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06 August 2020 | Story Leonie Bolleurs | Photo Charl Devenish
Poojah Jawallapersand strives for academic excellence and to empower others through research and innovation.

As South Africa commemorates Women’s Day on 9 August 2020 and continues Women’s Month celebrations throughout August, the UFS shines a spotlight on women who are making an impact on our three campuses on a daily basis.

One of these women is Poojah Jawallapersand, a PhD student majoring in Biochemistry. Poojah is part of the Pathogenic Yeast Research Group in the Department of Microbial, Biochemical and Food Biotechnology. 

In her current research study, she is investigating whether fungal yeast cells and components from the opportunistic and fungal pathogen Candida albicans can cause Alzheimer’s disease-like symptoms, and if these symptoms can be effectively treated through drug repositioning. The study is being conducted on zebrafish larvae.

Jawallapersand explains that drug repositioning is a drug development strategy that involves finding alternative indications for existing licensed drugs for novel therapeutic purposes. “In short, the use of old drugs for new uses. There is no cure for Alzheimer’s disease, hence this research will pave the way towards identifying effective treatment options to treat the disease,” she says. 

“Be confident and dare to be yourself because you are worth more than you think.” - Poojah Jawallapersand

An interview with Jawallapersand reveals more about the woman behind this much-needed research study. 

Is there a woman who inspires you and who you would like to celebrate this Women’s Month, and why?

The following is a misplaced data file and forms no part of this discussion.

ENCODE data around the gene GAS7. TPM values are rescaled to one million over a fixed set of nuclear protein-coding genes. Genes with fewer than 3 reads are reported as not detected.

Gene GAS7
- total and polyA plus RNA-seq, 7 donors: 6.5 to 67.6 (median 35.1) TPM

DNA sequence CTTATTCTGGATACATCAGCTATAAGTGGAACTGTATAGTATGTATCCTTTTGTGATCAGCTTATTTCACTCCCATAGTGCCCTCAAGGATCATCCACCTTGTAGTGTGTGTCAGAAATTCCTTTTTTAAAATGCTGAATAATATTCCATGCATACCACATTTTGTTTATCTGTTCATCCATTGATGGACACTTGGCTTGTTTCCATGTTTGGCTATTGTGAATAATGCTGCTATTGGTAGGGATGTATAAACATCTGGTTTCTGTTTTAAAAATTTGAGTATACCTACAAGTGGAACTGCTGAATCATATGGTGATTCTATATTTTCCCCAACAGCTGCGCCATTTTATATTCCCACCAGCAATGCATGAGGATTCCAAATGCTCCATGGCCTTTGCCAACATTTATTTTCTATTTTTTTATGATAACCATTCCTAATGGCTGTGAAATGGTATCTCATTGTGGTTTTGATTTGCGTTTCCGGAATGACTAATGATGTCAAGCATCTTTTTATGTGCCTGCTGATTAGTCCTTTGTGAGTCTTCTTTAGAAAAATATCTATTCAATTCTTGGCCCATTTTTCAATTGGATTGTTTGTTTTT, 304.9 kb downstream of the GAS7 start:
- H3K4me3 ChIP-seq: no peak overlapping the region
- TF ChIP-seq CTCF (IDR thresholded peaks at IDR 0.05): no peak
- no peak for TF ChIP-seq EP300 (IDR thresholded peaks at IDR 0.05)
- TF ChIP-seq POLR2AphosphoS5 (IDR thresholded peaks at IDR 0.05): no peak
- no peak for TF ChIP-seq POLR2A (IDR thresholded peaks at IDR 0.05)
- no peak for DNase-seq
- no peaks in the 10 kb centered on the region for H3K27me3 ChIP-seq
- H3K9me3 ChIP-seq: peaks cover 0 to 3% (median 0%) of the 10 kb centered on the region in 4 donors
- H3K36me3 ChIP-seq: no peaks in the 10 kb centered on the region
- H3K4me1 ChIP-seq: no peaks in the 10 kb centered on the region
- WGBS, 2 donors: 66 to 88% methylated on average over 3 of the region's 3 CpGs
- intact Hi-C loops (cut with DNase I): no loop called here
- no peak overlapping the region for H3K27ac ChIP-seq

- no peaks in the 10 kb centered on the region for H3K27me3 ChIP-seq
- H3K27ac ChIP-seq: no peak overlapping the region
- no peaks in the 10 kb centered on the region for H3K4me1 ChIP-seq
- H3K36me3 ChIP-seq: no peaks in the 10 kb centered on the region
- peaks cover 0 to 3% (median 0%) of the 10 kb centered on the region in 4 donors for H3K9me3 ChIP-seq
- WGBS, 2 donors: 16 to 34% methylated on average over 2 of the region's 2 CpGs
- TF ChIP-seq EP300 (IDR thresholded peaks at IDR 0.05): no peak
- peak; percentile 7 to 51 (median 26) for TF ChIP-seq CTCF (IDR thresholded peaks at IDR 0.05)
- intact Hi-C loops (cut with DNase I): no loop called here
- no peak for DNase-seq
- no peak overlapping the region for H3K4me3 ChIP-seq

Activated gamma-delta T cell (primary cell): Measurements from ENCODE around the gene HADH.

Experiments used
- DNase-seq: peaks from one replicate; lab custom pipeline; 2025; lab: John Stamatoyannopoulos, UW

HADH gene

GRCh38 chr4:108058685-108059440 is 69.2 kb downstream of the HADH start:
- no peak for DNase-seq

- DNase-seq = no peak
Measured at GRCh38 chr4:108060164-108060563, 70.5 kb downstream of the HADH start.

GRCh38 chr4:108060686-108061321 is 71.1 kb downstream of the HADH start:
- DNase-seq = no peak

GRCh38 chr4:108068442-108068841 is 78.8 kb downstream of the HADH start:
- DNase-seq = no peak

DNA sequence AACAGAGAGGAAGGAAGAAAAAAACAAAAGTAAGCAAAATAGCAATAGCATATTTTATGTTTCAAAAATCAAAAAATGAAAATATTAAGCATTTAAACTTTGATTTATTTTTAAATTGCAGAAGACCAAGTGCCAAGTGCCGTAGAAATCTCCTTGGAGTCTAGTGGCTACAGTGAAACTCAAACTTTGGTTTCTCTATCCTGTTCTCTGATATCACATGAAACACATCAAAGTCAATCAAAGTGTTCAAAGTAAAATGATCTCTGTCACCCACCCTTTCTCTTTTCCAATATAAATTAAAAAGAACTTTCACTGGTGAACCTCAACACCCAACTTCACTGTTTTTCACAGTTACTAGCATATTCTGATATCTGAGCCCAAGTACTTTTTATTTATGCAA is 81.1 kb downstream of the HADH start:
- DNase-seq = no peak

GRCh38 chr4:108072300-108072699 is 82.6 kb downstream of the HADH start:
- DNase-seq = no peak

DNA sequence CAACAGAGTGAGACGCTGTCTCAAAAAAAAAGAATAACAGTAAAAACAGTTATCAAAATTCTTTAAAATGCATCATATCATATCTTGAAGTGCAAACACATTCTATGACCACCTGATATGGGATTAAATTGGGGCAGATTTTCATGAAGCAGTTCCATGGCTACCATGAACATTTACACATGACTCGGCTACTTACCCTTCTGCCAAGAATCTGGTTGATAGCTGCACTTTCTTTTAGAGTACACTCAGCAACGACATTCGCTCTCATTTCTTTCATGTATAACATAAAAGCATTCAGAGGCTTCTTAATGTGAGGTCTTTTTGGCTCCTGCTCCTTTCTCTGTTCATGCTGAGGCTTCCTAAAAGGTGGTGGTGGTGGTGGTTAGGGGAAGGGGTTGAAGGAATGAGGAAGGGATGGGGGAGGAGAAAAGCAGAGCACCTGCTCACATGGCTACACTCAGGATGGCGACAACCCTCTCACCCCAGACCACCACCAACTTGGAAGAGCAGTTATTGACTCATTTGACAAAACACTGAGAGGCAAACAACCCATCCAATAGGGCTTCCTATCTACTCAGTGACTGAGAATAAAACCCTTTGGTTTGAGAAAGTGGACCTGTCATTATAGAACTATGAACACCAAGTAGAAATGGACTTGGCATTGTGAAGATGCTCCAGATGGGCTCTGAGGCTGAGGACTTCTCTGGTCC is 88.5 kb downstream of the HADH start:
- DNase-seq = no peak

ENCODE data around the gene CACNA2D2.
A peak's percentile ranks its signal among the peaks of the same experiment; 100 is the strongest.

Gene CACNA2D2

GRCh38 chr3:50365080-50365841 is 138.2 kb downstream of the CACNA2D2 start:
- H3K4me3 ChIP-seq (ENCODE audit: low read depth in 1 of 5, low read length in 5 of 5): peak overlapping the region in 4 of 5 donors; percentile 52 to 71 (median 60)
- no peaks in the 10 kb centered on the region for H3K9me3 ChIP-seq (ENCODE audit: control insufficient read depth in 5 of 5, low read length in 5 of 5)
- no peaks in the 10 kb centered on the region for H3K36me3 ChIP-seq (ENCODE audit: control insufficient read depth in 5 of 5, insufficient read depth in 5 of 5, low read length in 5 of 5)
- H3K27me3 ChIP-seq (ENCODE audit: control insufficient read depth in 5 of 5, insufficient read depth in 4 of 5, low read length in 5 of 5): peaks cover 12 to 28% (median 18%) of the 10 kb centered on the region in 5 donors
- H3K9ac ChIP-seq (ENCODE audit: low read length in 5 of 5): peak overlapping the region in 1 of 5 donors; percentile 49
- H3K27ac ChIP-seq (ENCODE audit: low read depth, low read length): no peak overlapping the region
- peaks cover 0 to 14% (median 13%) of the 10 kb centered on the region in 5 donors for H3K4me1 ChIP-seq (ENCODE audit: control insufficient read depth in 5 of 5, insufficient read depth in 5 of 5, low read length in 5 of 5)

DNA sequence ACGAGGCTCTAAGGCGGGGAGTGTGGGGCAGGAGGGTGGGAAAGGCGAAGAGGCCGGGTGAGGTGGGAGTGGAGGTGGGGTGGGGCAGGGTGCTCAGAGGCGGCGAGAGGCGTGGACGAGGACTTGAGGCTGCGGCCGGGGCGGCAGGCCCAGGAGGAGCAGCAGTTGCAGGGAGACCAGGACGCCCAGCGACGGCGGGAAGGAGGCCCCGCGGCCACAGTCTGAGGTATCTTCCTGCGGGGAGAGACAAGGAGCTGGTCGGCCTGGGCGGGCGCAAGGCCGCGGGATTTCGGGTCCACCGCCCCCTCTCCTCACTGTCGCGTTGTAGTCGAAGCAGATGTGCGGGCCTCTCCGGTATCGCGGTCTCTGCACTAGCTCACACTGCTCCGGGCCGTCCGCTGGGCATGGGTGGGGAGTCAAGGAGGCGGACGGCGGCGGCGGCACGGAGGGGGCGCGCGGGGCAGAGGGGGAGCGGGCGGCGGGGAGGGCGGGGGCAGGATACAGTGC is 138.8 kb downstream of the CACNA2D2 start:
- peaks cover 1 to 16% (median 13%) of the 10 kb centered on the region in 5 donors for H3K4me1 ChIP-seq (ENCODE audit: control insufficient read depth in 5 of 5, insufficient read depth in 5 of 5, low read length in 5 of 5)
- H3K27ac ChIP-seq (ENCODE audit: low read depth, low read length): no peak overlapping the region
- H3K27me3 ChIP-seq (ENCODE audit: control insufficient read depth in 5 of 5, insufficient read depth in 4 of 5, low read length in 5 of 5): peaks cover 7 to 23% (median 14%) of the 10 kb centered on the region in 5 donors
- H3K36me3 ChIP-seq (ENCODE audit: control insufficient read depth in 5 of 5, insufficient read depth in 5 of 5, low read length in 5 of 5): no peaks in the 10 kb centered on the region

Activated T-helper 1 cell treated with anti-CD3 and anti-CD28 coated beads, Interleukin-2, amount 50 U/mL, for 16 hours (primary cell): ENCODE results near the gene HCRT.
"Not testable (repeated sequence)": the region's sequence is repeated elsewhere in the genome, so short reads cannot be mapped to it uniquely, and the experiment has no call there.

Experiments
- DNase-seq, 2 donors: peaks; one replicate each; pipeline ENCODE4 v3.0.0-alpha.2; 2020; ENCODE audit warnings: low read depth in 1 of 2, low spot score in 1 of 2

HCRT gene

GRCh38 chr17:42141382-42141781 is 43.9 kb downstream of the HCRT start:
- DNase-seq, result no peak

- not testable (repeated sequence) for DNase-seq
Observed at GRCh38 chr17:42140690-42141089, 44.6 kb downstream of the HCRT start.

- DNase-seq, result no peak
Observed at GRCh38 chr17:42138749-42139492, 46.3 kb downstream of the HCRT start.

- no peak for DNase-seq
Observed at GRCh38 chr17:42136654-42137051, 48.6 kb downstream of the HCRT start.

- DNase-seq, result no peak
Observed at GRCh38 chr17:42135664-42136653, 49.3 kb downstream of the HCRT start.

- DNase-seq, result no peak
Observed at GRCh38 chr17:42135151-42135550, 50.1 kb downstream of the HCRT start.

“My mother and Mrs Deeya Domah (my high-school teacher) constantly inspire me and have played a pivotal role in my life. My mother taught me the value of life, encouraged me to embrace my cultural heritage and spirituality, and always urged me to be ‘original’.”

“As a teenager, Mrs Domah introduced me and made me fall in love with the study of life (biology), to the extent that I made a career out of it. She inspired me through her timeless elegance and passion for teaching and learning, her willingness to go the extra mile in helping her students, her role in environmental and ecological sustainability, her support towards the empowerment of women, and her influence as an educator and role model in the lives of numerous individuals.”

What are some challenges you have faced in your life that have made you a better woman?

“Although I have experienced several challenges in my life, the greatest challenge for me is still to master my mind and emotions. It is vital to have a strong support system to overcome these challenges; for me, this has always been my faith, my parents, and my sister. I am glad that I have gone through these trials; they taught me how to deal with some issues, to stay enthusiastic, to appreciate myself, to practice self-love, and to master the art of constantly picking myself up when I fall. I am still a work in progress and strive daily for self-improvement. However, I have become stronger, more resilient, and a better woman because of these challenges.”

What advice would you give to the 15-year-old you?

“Enjoy your adolescence, have fun, make memories, live these moments, and do not rush into adulthood. Stop trying to please other people and learn to say ‘no’. Be confident and dare to be yourself because you are worth more than you think.”

What would you say makes you a champion woman [of the UFS]?

“I am a champion woman of the UFS; I embrace my uniqueness, and I strive for academic excellence and to empower others through research and innovation. I say no to discrimination, no to gender-based violence, and no to gender inequality. I am generation equality, and this is my legacy.”


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